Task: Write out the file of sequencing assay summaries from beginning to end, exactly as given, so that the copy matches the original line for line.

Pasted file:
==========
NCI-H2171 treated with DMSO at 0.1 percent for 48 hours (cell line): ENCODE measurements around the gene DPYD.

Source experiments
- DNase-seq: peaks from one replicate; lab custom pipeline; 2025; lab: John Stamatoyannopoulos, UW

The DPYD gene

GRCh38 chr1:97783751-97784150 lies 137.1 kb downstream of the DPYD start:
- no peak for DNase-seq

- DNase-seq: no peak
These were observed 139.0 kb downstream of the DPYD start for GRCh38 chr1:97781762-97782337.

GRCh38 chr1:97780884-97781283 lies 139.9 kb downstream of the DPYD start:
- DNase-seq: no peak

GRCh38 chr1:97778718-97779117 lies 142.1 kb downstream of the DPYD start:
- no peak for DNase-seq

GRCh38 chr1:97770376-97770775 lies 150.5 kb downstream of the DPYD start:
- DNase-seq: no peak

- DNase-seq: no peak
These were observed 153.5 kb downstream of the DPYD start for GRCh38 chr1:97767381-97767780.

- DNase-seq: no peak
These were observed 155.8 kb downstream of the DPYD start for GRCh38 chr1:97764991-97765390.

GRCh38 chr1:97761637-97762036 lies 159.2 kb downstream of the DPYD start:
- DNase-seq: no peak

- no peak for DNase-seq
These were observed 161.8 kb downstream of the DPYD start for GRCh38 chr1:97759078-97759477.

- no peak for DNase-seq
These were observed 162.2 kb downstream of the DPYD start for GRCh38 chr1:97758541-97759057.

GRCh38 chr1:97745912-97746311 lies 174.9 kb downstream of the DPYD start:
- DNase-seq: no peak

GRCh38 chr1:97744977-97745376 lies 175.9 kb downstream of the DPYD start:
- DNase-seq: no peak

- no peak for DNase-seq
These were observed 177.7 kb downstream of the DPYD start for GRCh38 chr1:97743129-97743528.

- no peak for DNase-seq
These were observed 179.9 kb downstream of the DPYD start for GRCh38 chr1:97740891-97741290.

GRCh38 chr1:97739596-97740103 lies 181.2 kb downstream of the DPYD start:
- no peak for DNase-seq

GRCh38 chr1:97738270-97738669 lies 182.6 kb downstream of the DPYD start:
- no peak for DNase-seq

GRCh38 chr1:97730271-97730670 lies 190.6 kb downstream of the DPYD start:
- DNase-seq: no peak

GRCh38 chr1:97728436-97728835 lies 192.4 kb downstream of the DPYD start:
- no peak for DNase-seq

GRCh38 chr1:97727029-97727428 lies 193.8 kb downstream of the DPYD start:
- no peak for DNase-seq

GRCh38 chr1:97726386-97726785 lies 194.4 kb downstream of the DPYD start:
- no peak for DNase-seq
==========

NCI-H2171 treated with DMSO at 0.1 percent for 48 hours (cell line): ENCODE measurements around the gene DPYD.

Source experiments
- DNase-seq: peaks from one replicate; lab custom pipeline; 2025; lab: John Stamatoyannopoulos, UW

The DPYD gene

GRCh38 chr1:97783751-97784150 lies 137.1 kb downstream of the DPYD start:
- no peak for DNase-seq

- DNase-seq: no peak
These were observed 139.0 kb downstream of the DPYD start for GRCh38 chr1:97781762-97782337.

GRCh38 chr1:97780884-97781283 lies 139.9 kb downstream of the DPYD start:
- DNase-seq: no peak

GRCh38 chr1:97778718-97779117 lies 142.1 kb downstream of the DPYD start:
- no peak for DNase-seq

GRCh38 chr1:97770376-97770775 lies 150.5 kb downstream of the DPYD start:
- DNase-seq: no peak

- DNase-seq: no peak
These were observed 153.5 kb downstream of the DPYD start for GRCh38 chr1:97767381-97767780.

- DNase-seq: no peak
These were observed 155.8 kb downstream of the DPYD start for GRCh38 chr1:97764991-97765390.

GRCh38 chr1:97761637-97762036 lies 159.2 kb downstream of the DPYD start:
- DNase-seq: no peak

- no peak for DNase-seq
These were observed 161.8 kb downstream of the DPYD start for GRCh38 chr1:97759078-97759477.

- no peak for DNase-seq
These were observed 162.2 kb downstream of the DPYD start for GRCh38 chr1:97758541-97759057.

GRCh38 chr1:97745912-97746311 lies 174.9 kb downstream of the DPYD start:
- DNase-seq: no peak

GRCh38 chr1:97744977-97745376 lies 175.9 kb downstream of the DPYD start:
- DNase-seq: no peak

- no peak for DNase-seq
These were observed 177.7 kb downstream of the DPYD start for GRCh38 chr1:97743129-97743528.

- no peak for DNase-seq
These were observed 179.9 kb downstream of the DPYD start for GRCh38 chr1:97740891-97741290.

GRCh38 chr1:97739596-97740103 lies 181.2 kb downstream of the DPYD start:
- no peak for DNase-seq

GRCh38 chr1:97738270-97738669 lies 182.6 kb downstream of the DPYD start:
- no peak for DNase-seq

GRCh38 chr1:97730271-97730670 lies 190.6 kb downstream of the DPYD start:
- DNase-seq: no peak

GRCh38 chr1:97728436-97728835 lies 192.4 kb downstream of the DPYD start:
- no peak for DNase-seq

GRCh38 chr1:97727029-97727428 lies 193.8 kb downstream of the DPYD start:
- no peak for DNase-seq

GRCh38 chr1:97726386-97726785 lies 194.4 kb downstream of the DPYD start:
- no peak for DNase-seq